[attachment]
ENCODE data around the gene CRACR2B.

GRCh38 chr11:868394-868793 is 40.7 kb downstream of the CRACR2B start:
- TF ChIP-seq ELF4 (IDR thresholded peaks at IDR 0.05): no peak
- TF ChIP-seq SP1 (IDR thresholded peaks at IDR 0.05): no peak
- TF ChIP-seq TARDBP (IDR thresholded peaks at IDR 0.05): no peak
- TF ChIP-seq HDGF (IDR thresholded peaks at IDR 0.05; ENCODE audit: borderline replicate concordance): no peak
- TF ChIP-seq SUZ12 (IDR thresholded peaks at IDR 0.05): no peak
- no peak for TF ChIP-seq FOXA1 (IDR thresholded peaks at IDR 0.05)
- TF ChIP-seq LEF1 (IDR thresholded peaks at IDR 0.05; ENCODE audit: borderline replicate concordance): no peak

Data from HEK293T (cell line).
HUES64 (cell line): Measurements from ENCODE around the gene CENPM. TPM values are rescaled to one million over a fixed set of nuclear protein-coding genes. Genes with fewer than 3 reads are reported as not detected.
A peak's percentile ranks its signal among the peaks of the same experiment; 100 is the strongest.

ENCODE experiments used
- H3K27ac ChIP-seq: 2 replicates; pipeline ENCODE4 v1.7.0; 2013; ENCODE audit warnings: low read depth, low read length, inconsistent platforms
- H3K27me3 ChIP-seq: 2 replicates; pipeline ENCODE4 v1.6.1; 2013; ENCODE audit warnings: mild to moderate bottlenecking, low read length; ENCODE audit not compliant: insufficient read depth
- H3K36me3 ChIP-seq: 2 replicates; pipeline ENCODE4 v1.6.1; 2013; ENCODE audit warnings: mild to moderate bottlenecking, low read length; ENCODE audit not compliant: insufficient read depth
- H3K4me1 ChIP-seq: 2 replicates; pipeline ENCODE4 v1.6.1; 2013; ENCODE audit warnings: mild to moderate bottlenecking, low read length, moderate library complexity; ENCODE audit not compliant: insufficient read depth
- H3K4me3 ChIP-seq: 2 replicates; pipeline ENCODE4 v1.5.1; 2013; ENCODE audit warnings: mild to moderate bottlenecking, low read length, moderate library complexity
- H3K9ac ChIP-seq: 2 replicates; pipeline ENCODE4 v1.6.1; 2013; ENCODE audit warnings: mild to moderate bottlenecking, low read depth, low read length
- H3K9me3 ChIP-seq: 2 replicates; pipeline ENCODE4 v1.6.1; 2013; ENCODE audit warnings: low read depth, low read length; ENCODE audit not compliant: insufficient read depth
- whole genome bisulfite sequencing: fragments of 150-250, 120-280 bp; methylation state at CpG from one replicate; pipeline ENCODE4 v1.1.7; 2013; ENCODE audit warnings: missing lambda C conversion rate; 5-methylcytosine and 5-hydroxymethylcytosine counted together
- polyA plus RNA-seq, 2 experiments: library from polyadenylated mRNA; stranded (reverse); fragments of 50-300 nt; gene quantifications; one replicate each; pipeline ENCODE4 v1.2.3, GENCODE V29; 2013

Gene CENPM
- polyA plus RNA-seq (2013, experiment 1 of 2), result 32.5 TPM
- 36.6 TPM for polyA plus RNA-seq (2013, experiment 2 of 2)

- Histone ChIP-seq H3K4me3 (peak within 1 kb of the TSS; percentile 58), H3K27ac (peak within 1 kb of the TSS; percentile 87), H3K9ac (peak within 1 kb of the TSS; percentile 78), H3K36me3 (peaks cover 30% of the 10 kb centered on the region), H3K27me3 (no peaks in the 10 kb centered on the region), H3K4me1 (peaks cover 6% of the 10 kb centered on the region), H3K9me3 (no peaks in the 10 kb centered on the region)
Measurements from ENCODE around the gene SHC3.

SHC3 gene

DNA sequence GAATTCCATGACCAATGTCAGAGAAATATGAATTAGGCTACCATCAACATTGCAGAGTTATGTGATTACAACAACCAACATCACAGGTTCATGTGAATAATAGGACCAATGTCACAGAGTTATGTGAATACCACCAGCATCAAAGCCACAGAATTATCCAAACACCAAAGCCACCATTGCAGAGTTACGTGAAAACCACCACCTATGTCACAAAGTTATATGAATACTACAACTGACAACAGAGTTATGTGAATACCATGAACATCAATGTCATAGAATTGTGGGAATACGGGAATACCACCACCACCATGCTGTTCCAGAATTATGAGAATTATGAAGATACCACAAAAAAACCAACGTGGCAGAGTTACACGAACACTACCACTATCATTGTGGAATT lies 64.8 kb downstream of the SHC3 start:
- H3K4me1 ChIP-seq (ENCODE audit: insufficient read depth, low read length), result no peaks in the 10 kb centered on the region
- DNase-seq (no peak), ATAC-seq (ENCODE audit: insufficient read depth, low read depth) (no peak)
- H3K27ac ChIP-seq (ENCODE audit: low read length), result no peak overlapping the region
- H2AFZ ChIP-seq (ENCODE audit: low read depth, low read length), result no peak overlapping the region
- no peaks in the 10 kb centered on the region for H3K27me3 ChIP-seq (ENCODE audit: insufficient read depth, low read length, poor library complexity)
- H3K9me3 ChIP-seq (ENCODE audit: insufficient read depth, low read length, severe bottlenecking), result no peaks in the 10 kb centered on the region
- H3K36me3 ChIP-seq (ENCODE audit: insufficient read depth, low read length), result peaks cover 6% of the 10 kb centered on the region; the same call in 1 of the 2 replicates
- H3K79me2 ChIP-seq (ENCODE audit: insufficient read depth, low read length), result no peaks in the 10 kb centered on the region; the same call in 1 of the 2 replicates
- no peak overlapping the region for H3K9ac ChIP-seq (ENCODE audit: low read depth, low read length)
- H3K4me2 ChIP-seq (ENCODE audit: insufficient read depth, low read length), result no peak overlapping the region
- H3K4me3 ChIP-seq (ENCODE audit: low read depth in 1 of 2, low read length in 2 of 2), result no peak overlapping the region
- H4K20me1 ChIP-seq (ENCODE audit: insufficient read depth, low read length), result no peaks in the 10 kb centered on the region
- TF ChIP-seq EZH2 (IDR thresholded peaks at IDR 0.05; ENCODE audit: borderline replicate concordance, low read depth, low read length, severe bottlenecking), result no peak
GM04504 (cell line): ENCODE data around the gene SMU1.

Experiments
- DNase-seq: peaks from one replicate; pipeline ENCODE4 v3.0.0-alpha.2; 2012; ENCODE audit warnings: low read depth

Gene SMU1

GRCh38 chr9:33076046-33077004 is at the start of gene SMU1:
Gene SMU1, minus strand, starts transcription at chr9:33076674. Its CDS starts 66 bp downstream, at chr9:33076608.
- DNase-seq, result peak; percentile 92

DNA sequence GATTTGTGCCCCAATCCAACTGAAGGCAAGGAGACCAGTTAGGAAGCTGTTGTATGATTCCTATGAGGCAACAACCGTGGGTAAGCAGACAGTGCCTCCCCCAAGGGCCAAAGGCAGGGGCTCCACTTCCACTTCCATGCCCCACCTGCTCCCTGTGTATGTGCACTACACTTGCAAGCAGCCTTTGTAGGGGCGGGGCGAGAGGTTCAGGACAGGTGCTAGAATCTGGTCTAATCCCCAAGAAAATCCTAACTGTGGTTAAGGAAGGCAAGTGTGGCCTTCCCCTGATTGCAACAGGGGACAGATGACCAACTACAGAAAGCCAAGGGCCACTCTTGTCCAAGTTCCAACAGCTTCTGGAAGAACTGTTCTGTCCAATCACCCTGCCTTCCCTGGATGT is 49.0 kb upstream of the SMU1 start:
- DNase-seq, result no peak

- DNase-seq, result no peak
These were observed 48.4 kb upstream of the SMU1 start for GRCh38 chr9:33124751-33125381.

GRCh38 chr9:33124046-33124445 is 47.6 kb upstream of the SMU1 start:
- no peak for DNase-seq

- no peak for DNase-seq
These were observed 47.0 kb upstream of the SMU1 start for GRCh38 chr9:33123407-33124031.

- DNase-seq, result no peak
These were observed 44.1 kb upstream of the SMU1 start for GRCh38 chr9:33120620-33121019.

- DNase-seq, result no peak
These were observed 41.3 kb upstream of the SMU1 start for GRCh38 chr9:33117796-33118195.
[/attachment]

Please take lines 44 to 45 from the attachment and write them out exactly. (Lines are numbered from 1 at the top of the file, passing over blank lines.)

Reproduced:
Experiments
- DNase-seq: peaks from one replicate; pipeline ENCODE4 v3.0.0-alpha.2; 2012; ENCODE audit warnings: low read depth